TAMPA, Fla. — A lawyer is not qualified to opine on the educational lead-generation industry’s customs and practices because the lawyer failed to explain why her experience is a sufficient basis for her opinion and how her experience is reliably applied to the facts of a trade secrets and breach of contract case, a Florida federal judge ruled Feb. 13, excluding the testimony (Connectus LLC v. Ampush Media Inc., et al., No. 15-2778, M.D. Fla., 2017 U.S. Dist. LEXIS 19829).
TOPEKA Kan. — Affirming a man’s conviction for possession of cocaine, the Kansas Court of Appeals ruled Feb. 10 that the man failed to timely object at trial to the admission of expert testimony and a lab report that both established that the white powdery substance discovered in his wallet was cocaine (State of Kansas v. Oscar C. Rodriguez-Mendez, No. No. 114,985, Kan. App., 2017 Kan. App. Unpub. LEXIS 82).
CORPUS CHRISTI, Texas — Finding no error in the admission of a medical examiner’s testimony based on reliable evidence, a Texas appeals panel on Feb. 9 affirmed a woman’s conviction for injury to a child causing bodily injury (Smita Chakravarthy v. The State of Texas, No. 13-14-00086-CR, Texas App., 13th Dist., 2017 Tex. App. LEXIS 1114).
NASHVILLE, Tenn. — An insurer’s motor vehicle accident investigation and reconstruction expert failed to provide reliable methodology in his report concerning an automobile accident involving its insured, a Tennessee federal judge ruled Jan. 30, excluding the testimony (Will Neal Jr. v. John Fort, No. 15-0425, M.D. Tenn., 2017 U.S. Dist. LEXIS 12411).
NEW HAVEN, Conn. — A couple who claims that they suffered physical injuries and property damage as a result of spray polyurethane foam (SPF) insulation in their home say in a brief filed Feb. 1 in Connecticut federal court that a supplemental report submitted by one of their experts should not be stricken from the record because it contains new information about the remediation plan for their home that was added to the report to clarify any ambiguities (Richard Beyer, et al. v. Anchor Insulation Co. Inc., et al., No. 13 CV 1576, D. Conn.).
DENVER — An insurance claims consultant may offer testimony about an auto insurer’s industry standards and practices but may not offer legal conclusions about whether the insurer acted “unreasonably” in its claims handling, a Colorado federal judge ruled Feb. 7, granting in part and denying in part the insurer’s motion to exclude the expert testimony (Donald O’Sullivan v. Geico Casualty Co., No. 15-1838, D. Colo., 2017 U.S. Dist. LEXIS 17186).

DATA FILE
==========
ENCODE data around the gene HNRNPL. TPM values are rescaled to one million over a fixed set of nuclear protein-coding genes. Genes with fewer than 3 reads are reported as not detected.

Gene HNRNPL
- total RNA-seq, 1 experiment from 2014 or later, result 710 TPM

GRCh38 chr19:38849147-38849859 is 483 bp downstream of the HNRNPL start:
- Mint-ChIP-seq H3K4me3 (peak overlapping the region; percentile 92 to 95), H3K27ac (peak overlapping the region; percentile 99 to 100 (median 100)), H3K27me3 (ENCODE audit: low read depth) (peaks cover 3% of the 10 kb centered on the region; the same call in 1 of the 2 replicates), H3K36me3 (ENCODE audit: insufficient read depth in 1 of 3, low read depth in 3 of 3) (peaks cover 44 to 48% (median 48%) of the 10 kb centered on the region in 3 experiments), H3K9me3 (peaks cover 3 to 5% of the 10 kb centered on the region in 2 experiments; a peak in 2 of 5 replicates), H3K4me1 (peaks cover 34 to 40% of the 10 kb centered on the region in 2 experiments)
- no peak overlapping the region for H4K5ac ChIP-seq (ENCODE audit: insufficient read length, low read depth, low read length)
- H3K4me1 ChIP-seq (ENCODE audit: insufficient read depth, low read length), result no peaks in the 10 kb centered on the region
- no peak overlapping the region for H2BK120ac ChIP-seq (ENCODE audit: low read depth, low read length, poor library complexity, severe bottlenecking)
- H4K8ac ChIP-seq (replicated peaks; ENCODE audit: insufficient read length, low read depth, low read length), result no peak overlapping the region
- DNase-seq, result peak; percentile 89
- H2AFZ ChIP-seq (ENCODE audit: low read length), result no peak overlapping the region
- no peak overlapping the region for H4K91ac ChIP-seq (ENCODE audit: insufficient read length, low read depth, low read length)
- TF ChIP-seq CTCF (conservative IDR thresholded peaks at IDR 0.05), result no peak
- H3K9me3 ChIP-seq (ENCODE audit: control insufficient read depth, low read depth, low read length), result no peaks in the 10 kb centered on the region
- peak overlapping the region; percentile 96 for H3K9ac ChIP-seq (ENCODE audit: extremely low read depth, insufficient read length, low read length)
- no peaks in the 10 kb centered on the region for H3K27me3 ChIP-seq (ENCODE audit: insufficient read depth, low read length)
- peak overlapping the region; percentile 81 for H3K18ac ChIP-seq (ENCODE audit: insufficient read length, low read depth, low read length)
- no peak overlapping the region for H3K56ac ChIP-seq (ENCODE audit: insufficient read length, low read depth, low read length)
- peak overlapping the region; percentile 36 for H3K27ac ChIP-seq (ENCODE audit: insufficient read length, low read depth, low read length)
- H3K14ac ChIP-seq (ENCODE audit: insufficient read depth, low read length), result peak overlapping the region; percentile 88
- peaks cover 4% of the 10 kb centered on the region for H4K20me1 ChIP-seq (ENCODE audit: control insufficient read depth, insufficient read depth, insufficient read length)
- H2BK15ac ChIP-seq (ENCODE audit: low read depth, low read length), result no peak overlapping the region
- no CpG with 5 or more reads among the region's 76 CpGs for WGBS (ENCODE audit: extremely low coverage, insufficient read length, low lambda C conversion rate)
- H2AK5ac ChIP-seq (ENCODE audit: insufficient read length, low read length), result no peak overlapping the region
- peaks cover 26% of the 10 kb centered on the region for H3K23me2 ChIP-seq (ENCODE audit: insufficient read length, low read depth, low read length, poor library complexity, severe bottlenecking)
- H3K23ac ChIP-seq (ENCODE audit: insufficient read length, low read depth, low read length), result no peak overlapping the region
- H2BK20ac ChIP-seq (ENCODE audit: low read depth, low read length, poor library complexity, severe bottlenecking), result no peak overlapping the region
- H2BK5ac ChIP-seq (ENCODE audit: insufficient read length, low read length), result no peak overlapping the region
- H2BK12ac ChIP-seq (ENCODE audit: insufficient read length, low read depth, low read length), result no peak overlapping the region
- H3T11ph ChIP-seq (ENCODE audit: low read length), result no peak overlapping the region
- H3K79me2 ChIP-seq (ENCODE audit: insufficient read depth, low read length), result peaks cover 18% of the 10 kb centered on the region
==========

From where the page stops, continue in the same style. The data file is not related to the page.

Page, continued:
RICHMOND, Va. — Without expert testimony, a seller of internet domain names could not establish the elements of its Lanham Act claim, the Fourth Circuit U.S. Court of Appeals ruled Feb. 8, finding that there was no evidence that the seller suffered an actual injury as a direct result of a competitor’s conduct (Verisign Inc. v. XYZ.com LLC and Daniel Negari, No. 15-2526, 4th Cir., 2017 U.S. App. LEXIS 2264).
HOUSTON — In a strict products liability lawsuit, a Texas federal judge on Feb. 7 declined to exclude testimonies from fire investigators because the expert opinions rely on acceptable methodology (Harris Caprock Communications Inc. v. Trippe Manufacturing Co. d/b/a Tripp Lite d/b/a Tripp Lite Holdings Inc., No. 15-0130, S.D. Texas, 2017 U.S. Dist. LEXIS 16857).
NEW ORLEANS — In a negligence lawsuit an employee filed against his employer over injuries incurred on a boat, a Louisiana federal judge on Feb. 3 excluded a marine operations and safety expert from testifying about an inapplicable Occupational Safety and Health Administration regulation to determine the standard of care (In the matter of M&M Wirelines & Offshore Services LLC, No. 15-4999, E.D. La., 2017 U.S. Dist. LEXIS 15321).
TULSA, Okla. — In an aviation negligence and products liability lawsuit filed by two passengers, an Oklahoma federal judge on Feb. 3 excluded an electrical expert’s opinion as to defects in an alternate landing gear system, as well as to the aircraft flight manual’s (AFM) instructions on that alternate landing gear system (James Rodgers, et al. v. Beechcraft Corp. f/k/a Hawker Beechcraft Corp., et al., No. 15-0129, N.D. Okla., 2017 U.S. Dist. LEXIS 15372).